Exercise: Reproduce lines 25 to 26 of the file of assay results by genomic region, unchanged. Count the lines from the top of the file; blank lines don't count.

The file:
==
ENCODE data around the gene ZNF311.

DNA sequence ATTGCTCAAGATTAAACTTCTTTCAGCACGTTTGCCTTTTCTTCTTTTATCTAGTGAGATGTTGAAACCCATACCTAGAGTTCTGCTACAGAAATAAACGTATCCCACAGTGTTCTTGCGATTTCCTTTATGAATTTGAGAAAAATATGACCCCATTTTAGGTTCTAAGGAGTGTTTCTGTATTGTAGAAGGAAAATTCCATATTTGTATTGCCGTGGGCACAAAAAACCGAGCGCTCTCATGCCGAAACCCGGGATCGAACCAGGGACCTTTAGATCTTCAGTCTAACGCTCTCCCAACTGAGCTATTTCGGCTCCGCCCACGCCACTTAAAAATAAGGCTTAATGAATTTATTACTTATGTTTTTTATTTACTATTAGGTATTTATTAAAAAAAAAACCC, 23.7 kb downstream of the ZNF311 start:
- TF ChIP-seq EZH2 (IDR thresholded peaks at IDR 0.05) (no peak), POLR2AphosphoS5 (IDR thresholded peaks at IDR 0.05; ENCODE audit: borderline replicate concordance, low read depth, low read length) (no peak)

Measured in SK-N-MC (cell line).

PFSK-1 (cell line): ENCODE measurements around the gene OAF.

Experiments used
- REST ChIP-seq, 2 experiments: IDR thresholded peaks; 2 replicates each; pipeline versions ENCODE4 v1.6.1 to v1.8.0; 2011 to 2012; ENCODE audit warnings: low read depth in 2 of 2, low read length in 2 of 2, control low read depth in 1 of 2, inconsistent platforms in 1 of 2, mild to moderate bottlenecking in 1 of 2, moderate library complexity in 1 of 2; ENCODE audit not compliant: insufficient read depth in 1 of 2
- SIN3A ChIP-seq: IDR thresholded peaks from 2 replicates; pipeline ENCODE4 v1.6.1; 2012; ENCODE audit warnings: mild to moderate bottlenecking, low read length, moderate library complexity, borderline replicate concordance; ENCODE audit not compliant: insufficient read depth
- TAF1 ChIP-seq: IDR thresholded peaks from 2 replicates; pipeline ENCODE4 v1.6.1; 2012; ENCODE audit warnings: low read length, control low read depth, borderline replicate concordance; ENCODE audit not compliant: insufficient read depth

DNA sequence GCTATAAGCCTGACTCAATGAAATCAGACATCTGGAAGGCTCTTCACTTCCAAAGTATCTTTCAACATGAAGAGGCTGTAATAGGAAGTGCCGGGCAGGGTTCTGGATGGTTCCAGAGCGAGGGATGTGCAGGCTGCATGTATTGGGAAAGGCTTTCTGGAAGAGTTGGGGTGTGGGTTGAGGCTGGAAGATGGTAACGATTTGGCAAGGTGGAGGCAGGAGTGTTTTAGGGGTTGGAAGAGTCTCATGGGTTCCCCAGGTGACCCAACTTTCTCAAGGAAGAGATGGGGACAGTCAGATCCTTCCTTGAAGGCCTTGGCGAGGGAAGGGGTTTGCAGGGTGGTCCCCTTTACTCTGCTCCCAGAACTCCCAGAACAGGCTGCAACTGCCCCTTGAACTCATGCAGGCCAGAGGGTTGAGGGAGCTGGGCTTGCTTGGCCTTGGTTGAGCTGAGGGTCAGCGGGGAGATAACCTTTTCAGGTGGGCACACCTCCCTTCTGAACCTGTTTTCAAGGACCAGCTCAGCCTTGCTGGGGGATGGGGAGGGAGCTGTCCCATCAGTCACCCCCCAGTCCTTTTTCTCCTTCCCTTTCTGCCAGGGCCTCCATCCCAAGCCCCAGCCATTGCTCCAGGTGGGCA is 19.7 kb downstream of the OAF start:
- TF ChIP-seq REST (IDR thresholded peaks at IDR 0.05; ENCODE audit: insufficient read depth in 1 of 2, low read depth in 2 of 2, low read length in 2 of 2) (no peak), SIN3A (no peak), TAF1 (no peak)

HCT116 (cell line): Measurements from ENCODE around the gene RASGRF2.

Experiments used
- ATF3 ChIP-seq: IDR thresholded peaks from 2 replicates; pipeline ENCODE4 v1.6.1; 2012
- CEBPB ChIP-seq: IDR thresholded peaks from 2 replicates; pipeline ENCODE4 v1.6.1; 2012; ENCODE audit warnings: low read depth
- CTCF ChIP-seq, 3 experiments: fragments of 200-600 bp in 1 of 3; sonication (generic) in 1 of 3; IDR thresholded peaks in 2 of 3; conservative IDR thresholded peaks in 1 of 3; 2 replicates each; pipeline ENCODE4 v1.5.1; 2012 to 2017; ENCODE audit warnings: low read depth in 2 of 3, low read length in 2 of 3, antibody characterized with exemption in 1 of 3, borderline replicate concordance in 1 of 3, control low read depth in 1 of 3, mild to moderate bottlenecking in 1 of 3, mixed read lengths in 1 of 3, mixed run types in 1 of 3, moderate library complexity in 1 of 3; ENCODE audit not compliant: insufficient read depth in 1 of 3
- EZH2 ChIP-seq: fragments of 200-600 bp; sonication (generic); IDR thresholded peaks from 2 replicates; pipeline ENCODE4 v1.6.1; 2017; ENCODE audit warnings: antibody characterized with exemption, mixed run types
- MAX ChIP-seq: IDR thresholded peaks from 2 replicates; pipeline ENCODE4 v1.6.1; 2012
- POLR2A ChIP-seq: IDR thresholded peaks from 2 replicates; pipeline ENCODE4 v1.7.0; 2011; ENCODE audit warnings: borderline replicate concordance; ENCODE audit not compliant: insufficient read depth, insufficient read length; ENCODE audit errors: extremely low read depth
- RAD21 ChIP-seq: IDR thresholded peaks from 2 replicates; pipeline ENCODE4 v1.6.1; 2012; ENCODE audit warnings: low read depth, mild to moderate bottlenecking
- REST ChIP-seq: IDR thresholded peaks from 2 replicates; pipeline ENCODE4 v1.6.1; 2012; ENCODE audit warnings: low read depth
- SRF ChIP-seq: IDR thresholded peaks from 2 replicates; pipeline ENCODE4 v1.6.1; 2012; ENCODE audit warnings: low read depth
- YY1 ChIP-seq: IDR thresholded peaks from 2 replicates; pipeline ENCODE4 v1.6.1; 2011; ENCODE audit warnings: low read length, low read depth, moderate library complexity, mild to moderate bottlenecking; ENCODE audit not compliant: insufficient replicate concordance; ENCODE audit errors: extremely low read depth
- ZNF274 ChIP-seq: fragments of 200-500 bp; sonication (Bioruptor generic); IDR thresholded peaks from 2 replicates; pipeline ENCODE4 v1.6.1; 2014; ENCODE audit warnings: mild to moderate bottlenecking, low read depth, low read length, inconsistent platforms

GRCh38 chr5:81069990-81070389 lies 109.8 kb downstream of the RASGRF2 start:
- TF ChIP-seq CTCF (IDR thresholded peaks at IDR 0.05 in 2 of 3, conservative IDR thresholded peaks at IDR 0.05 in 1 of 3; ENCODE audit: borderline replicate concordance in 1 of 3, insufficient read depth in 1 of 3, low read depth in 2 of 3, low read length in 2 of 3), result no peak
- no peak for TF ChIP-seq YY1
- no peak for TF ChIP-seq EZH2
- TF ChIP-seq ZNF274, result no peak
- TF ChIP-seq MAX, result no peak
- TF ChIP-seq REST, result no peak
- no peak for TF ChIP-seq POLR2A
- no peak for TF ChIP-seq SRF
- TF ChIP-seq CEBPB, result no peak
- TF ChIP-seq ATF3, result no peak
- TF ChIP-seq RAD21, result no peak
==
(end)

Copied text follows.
GRCh38 chr5:81069990-81070389 lies 109.8 kb downstream of the RASGRF2 start:
- TF ChIP-seq CTCF (IDR thresholded peaks at IDR 0.05 in 2 of 3, conservative IDR thresholded peaks at IDR 0.05 in 1 of 3; ENCODE audit: borderline replicate concordance in 1 of 3, insufficient read depth in 1 of 3, low read depth in 2 of 3, low read length in 2 of 3), result no peak